By Doug Tenney, Leist Mercantile
Today’s USDA report had corn production at 13.661 billion bushels, yield of 167.0, and ending stocks at 1.910 billion bushels. Soybean production was 3.550 billion bushels, yield was 46.9, and ending stocks of 475 million bushels.
The market has been anticipating this report for weeks. Anticipation can be highly overrated. Yet, it can also be disappointing as the amount of time and energy spent is quickly forgotten once the report is released. Don’t be surprised to just move on.
Will USDA finally get it right with corn acres and yield? However, with only 52% of the U.S. corn harvested shown on this week’s progress report, it means even less corn had been harvested when USDA compiled and field reports the beginning of November. Many anticipate the corn yield would decline in the last 20% to 40% of harvest. It could easily be the January 10, 2020 report to get a much better handle on corn yields when final 2019 production and yield are released.
Corn has been under pressure in recent weeks due to shrinking export demand. This week it has made several new 30-day lows on the December CBOT contract. Improving weather in South America along with increased acres have combined as negatives for corn. U.S. weekly export sales have been disappointing with actual shipments light as well. Exports could be cut again today. Last month, U.S. corn exports were reduced 150 million bushels to 1.9 billion bushels. It follows a trend which has reduced exports multiple times from the May report when they were projected to be 2.275 billion bushels.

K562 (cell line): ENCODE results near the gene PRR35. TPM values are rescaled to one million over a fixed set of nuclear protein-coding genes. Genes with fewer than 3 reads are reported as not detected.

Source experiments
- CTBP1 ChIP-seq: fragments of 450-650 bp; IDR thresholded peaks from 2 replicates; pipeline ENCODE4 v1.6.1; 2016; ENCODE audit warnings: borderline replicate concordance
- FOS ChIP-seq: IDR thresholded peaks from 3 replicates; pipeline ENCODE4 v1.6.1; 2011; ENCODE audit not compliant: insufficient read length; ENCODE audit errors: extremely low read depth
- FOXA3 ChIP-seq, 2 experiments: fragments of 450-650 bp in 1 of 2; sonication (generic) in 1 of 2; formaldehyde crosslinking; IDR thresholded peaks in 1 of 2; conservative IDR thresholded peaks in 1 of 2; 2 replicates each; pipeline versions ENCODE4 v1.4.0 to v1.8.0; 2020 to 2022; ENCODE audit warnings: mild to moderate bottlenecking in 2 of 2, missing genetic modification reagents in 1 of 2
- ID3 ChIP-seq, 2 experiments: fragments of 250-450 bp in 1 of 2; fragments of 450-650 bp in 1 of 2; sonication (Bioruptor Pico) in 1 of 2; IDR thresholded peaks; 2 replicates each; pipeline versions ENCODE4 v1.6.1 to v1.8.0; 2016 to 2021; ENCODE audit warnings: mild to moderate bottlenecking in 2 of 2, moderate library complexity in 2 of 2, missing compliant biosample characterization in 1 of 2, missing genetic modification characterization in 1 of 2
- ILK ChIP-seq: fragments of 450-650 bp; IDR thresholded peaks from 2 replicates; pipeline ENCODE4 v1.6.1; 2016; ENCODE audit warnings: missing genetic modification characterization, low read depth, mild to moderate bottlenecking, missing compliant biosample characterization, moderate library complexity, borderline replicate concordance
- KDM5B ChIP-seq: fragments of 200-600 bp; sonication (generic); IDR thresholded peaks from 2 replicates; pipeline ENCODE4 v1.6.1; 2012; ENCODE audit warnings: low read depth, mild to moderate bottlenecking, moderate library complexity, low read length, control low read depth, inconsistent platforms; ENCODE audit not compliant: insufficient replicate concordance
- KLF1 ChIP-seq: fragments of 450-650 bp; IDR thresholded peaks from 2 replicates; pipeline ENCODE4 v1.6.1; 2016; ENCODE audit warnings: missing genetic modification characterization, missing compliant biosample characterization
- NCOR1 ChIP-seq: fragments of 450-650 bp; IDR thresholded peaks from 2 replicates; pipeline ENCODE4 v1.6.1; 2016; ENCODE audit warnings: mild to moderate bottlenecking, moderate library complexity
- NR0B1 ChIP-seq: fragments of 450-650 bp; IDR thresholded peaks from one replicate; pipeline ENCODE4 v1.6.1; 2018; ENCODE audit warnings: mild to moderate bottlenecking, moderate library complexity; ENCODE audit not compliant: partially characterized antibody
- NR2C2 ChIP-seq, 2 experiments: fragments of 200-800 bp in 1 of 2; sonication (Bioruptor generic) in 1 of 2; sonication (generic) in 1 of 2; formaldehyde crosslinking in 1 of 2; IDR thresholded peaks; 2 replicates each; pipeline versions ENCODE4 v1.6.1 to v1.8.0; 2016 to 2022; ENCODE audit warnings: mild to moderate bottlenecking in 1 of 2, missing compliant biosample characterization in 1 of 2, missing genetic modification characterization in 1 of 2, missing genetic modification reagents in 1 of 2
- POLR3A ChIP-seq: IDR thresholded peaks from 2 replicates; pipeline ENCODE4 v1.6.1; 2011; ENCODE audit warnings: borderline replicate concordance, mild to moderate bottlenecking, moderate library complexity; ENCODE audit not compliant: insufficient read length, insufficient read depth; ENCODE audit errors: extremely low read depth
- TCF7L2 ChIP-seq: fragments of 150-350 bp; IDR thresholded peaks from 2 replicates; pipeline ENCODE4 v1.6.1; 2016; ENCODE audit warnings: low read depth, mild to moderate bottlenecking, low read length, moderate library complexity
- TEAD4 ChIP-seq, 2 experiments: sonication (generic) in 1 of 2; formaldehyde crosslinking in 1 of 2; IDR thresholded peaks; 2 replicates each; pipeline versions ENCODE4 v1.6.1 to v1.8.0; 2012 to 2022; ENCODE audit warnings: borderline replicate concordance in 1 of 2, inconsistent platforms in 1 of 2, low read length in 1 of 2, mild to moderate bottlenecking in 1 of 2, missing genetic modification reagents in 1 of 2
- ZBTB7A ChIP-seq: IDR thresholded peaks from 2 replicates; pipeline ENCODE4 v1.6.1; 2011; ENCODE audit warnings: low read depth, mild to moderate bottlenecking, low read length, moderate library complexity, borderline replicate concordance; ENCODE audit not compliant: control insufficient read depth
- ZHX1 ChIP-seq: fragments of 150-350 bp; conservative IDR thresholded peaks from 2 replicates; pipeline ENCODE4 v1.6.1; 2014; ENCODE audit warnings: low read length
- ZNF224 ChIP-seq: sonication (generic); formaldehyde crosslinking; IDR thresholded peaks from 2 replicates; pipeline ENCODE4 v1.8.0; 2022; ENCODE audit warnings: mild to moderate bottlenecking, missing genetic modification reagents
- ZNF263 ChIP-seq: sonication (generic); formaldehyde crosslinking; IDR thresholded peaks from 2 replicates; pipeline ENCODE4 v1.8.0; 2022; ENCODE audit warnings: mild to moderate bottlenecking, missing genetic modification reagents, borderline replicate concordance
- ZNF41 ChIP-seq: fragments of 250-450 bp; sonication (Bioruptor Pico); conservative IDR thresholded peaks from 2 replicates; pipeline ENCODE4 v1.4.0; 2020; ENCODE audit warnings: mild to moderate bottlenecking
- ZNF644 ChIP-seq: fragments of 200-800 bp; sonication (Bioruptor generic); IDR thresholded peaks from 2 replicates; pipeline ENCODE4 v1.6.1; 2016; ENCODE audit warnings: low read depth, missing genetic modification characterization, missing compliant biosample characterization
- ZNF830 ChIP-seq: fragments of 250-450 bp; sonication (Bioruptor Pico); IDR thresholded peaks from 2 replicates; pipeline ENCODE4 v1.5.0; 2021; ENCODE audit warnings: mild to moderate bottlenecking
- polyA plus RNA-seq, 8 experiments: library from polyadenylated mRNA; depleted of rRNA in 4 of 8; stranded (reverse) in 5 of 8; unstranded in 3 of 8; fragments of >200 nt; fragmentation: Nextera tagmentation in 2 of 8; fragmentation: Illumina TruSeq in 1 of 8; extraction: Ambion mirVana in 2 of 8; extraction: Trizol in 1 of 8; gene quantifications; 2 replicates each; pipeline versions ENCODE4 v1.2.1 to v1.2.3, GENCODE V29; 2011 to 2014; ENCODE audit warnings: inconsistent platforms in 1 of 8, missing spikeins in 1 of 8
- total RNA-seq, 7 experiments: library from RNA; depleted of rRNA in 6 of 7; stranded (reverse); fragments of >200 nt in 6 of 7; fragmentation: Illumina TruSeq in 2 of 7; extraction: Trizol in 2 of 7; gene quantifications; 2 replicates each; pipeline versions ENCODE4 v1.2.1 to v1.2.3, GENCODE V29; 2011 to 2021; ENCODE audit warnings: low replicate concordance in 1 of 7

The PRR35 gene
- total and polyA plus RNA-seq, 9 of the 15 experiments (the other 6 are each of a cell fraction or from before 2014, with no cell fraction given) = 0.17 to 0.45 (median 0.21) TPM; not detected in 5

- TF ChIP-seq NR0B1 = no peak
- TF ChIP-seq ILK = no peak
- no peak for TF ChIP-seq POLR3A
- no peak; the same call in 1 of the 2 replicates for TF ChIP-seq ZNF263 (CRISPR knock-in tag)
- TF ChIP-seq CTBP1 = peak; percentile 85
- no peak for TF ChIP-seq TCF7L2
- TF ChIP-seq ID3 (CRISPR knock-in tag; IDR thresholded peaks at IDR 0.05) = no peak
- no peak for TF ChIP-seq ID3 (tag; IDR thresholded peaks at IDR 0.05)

Shortly after the report release, corn was 4 cents, soybeans were down 5 cents, and wheat was up 1 cent. Prior to the noon report, corn was down 2 cents, soybeans down 4 cents, and wheat down one cent.
The U.S. and China trade talks continue to dominate the news. No one is thrilled with this reality but it is where we are. With the mid-November Chile APEC meeting cancelled, it means a new location must be secured for a trade signing to take place But, first the trade deal needs to be accomplished. The last two days there have been numerous news stories of the tariffs being removed in stages. For word buffs, the word of the day this week has been, “tranche,” defined as slice or portion. It has appeared in multiple news reports. Yesterday, there was even a report in which China denied the idea of slices, instead stating the translation had not been done properly.
Trader estimates had the U.S. corn yield at 167.5, last month USDA had 168.4; corn production estimates were 13.643, USDA was 13.779 last month; and corn ending stocks estimates were 1.817 billion bushels, with USDA in October 1.929 billion bushels. Soybean trade estimates had the U.S. soybean yield at 46.6, last month USDA was 46.9; soybean production estimates from traders were 3.510 billion bushels, last month USDA was 3.550 billion bushels, and soybean ending stocks estimates were 428 million bushels, last month USDA was 460 million bushels.
The funds have been short corn and long soybeans for many weeks. Their positions have increased both for corn and soybeans this week. It will take a major surprise for them to suddenly change.